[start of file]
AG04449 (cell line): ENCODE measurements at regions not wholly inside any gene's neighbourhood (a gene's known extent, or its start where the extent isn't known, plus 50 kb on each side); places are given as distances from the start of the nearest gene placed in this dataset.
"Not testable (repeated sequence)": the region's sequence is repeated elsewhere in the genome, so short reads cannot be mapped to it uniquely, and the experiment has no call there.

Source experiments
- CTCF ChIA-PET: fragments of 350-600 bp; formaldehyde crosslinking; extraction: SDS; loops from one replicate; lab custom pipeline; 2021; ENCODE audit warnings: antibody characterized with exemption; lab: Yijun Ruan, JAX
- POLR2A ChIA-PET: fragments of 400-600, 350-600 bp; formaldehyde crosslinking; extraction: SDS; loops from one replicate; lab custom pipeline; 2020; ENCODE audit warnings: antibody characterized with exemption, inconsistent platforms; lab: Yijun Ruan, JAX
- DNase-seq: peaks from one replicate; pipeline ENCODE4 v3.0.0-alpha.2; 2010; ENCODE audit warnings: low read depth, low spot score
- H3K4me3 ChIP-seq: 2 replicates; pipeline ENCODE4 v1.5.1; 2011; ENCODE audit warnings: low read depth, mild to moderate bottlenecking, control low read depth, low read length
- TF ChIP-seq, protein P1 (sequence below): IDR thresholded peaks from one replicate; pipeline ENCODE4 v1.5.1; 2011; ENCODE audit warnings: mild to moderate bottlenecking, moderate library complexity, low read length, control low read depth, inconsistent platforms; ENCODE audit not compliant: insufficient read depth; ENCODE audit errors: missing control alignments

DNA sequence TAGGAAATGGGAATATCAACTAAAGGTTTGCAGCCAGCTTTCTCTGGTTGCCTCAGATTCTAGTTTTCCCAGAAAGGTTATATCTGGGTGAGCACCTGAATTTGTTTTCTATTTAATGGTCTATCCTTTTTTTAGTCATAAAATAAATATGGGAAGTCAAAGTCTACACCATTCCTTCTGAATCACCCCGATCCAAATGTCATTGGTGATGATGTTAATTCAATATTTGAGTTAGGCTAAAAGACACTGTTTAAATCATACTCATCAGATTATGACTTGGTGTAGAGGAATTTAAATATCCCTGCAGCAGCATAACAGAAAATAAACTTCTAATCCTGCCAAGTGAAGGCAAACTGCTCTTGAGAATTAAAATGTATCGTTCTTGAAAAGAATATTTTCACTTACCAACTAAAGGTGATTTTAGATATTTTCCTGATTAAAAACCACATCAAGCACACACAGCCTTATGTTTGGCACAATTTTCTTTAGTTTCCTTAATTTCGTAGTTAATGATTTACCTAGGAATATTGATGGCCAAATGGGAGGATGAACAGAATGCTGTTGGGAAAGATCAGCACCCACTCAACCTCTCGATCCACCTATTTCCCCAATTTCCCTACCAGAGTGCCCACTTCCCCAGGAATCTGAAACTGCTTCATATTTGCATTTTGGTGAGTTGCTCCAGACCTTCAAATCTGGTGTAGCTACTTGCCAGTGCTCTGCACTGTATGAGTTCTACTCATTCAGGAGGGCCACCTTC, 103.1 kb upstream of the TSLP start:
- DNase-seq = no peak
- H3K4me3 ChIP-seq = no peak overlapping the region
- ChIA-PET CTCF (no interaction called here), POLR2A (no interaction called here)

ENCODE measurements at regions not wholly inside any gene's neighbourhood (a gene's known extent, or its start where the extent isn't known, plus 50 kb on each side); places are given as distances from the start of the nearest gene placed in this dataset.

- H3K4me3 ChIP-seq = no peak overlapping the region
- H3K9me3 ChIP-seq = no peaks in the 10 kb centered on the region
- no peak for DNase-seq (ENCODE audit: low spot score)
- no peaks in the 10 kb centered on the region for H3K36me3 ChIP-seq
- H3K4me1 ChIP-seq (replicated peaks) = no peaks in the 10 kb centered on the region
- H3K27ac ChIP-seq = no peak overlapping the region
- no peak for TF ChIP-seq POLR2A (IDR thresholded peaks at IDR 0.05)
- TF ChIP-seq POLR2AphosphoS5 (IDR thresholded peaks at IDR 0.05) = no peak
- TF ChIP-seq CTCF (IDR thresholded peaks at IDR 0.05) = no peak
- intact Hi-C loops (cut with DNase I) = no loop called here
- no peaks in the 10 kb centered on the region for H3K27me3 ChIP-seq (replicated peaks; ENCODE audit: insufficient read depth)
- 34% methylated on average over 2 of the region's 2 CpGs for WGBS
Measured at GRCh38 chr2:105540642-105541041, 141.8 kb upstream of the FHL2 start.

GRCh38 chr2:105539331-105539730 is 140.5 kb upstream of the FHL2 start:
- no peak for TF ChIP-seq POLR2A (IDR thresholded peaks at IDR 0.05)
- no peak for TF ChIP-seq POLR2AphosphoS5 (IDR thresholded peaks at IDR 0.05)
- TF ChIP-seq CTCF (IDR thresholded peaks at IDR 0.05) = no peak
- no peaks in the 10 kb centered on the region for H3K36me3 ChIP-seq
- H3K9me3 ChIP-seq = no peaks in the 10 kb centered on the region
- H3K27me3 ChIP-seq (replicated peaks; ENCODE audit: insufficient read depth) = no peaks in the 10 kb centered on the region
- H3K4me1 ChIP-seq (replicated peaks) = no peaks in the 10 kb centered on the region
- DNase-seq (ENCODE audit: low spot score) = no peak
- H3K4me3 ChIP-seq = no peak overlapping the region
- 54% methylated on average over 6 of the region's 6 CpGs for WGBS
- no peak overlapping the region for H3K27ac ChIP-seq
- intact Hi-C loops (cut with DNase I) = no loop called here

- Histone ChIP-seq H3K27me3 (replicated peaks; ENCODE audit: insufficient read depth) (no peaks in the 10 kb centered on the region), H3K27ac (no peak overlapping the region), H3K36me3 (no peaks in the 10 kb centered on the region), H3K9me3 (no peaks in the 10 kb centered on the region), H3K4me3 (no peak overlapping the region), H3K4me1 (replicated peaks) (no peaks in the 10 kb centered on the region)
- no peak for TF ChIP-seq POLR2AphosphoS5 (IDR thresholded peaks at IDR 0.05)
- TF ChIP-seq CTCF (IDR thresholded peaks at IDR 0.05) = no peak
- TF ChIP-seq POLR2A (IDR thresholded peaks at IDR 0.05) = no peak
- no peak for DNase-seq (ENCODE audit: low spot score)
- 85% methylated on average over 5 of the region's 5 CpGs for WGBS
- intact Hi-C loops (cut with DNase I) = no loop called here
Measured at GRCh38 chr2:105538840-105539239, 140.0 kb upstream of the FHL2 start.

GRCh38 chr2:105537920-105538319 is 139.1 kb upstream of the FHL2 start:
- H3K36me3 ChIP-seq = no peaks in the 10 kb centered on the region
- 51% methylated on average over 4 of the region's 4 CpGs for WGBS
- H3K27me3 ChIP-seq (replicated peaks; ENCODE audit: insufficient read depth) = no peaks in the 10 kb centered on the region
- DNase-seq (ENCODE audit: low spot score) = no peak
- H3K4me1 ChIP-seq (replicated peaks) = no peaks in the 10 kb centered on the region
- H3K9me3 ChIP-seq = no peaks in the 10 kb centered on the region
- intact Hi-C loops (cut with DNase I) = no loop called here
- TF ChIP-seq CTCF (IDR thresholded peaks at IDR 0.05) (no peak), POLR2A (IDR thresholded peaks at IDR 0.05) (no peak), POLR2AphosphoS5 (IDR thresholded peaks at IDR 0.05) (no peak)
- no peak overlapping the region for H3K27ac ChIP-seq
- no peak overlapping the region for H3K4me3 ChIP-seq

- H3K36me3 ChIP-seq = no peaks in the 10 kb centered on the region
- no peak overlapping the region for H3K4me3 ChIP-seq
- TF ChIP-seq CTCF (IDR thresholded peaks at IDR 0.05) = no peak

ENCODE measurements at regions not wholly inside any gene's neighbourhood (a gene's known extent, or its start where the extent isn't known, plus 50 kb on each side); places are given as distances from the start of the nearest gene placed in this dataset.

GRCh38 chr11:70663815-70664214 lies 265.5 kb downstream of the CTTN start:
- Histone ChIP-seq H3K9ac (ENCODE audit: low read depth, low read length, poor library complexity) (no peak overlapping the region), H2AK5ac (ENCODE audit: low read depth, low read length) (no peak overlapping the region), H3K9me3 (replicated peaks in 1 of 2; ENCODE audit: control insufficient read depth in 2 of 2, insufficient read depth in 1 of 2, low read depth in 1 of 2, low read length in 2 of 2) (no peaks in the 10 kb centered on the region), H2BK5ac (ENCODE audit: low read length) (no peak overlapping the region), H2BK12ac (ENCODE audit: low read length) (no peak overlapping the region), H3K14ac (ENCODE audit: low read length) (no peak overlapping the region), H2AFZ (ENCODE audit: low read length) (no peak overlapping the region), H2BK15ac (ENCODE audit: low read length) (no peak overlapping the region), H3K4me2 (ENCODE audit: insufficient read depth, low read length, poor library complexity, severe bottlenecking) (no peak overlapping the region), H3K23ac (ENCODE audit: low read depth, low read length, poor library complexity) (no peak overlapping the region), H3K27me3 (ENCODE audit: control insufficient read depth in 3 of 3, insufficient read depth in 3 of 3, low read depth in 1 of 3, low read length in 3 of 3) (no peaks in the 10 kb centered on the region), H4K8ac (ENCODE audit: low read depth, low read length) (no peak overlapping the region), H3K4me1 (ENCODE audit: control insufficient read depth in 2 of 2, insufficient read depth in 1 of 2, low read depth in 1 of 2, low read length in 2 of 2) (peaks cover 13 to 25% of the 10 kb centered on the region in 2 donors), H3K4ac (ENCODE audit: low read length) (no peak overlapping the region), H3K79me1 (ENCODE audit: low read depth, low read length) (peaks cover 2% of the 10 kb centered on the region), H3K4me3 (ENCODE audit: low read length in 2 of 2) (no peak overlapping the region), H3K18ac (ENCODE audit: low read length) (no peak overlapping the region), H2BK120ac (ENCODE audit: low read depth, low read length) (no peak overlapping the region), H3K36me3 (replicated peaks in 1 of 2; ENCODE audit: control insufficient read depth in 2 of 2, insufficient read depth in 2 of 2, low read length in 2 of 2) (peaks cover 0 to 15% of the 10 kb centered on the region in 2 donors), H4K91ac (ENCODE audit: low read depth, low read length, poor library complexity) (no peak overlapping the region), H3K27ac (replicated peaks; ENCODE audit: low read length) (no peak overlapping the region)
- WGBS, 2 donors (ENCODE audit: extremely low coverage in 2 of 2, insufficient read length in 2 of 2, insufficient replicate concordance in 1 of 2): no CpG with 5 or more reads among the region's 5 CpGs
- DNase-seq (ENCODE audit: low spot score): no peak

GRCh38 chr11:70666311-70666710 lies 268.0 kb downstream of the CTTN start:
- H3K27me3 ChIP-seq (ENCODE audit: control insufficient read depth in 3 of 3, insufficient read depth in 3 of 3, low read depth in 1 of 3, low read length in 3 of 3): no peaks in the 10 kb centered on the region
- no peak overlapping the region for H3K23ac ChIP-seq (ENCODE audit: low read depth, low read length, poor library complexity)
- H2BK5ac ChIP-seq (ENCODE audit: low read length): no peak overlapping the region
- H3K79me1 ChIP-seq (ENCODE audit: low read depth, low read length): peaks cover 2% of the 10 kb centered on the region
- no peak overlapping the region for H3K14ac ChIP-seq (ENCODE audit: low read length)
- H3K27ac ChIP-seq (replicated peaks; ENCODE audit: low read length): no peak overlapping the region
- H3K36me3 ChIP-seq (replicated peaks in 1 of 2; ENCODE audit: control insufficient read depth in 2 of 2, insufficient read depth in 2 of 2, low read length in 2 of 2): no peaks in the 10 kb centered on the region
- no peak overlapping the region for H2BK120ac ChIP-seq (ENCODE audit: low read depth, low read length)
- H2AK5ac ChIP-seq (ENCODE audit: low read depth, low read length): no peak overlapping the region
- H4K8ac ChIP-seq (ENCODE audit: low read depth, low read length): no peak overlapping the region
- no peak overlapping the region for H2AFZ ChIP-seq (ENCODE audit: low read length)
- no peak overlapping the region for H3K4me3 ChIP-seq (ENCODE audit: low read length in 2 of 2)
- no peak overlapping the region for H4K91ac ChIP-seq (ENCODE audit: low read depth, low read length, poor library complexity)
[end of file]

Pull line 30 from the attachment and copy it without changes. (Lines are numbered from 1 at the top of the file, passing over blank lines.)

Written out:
- TF ChIP-seq CTCF (IDR thresholded peaks at IDR 0.05) = no peak